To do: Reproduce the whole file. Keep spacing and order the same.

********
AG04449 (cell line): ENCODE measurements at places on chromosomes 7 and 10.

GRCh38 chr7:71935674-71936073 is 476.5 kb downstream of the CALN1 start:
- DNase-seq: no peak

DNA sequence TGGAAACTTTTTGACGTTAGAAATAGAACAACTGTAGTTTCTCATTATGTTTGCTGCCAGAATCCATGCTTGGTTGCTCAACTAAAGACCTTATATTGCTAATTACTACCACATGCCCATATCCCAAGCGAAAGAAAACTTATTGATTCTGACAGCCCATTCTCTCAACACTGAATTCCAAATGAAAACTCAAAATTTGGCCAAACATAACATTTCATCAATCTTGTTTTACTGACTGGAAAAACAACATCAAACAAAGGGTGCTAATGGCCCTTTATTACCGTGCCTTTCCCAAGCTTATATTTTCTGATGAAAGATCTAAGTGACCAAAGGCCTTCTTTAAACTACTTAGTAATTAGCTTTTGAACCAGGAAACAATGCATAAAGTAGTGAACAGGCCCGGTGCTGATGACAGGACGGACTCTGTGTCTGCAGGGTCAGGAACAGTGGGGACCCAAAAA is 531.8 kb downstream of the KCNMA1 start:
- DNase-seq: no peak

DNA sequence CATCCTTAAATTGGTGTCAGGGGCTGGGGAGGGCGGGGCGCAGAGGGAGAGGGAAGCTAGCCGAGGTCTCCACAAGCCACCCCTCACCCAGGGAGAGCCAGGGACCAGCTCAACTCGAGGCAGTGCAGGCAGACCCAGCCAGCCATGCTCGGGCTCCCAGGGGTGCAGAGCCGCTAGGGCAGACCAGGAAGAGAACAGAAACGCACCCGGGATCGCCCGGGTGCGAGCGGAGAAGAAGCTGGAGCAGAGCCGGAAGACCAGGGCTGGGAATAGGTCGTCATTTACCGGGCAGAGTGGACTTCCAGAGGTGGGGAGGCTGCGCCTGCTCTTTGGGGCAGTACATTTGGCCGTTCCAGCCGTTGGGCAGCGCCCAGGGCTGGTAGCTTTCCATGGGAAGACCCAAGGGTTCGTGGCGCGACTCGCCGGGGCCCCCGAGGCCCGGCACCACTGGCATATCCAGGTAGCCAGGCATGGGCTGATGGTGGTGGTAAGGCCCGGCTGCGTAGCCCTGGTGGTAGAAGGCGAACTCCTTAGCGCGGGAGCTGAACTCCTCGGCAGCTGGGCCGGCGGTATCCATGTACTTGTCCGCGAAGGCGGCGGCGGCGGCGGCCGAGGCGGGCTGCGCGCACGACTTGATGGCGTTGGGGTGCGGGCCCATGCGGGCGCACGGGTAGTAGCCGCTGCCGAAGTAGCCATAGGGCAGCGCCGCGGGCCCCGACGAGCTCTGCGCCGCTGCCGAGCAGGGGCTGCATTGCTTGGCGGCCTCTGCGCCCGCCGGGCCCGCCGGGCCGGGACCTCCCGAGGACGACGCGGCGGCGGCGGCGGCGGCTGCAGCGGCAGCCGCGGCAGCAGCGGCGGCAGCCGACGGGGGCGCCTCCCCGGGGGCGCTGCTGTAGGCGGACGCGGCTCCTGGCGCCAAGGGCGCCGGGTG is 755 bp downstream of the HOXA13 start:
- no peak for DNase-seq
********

AG04449 (cell line): ENCODE measurements at places on chromosomes 7 and 10.

GRCh38 chr7:71935674-71936073 is 476.5 kb downstream of the CALN1 start:
- DNase-seq: no peak

DNA sequence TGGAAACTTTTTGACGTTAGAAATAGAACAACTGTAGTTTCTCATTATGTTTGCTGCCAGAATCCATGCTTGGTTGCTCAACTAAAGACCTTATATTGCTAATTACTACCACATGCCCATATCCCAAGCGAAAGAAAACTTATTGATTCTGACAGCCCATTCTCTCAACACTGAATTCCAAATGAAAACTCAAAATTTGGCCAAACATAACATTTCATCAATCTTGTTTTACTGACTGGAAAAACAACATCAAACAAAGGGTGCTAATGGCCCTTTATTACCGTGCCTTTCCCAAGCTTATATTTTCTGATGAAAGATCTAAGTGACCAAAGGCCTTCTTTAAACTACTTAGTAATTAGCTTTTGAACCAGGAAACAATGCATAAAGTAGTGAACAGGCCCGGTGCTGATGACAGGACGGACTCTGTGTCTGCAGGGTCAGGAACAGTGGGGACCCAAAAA is 531.8 kb downstream of the KCNMA1 start:
- DNase-seq: no peak

DNA sequence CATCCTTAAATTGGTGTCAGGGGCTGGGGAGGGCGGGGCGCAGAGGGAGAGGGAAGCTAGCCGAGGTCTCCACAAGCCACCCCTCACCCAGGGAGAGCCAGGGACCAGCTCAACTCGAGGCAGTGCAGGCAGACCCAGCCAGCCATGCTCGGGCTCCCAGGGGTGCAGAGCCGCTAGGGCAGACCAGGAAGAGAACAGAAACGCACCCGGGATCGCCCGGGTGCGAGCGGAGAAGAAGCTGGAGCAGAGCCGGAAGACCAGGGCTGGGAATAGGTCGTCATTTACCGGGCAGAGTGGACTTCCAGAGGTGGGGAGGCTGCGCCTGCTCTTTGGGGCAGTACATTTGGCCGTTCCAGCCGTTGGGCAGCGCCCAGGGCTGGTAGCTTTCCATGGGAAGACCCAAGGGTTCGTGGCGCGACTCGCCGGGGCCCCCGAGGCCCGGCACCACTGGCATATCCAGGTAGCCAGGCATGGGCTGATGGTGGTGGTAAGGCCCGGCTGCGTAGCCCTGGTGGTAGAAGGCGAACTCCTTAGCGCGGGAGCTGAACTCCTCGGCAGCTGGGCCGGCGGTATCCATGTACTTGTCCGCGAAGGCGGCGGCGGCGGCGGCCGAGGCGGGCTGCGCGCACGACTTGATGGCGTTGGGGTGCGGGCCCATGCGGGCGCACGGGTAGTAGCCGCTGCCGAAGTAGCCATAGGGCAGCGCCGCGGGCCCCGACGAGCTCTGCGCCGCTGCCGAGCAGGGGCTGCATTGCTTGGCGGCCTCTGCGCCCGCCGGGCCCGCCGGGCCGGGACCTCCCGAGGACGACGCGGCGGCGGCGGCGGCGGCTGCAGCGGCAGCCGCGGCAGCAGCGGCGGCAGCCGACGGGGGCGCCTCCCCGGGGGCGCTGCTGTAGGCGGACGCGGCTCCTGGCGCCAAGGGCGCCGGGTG is 755 bp downstream of the HOXA13 start:
- no peak for DNase-seq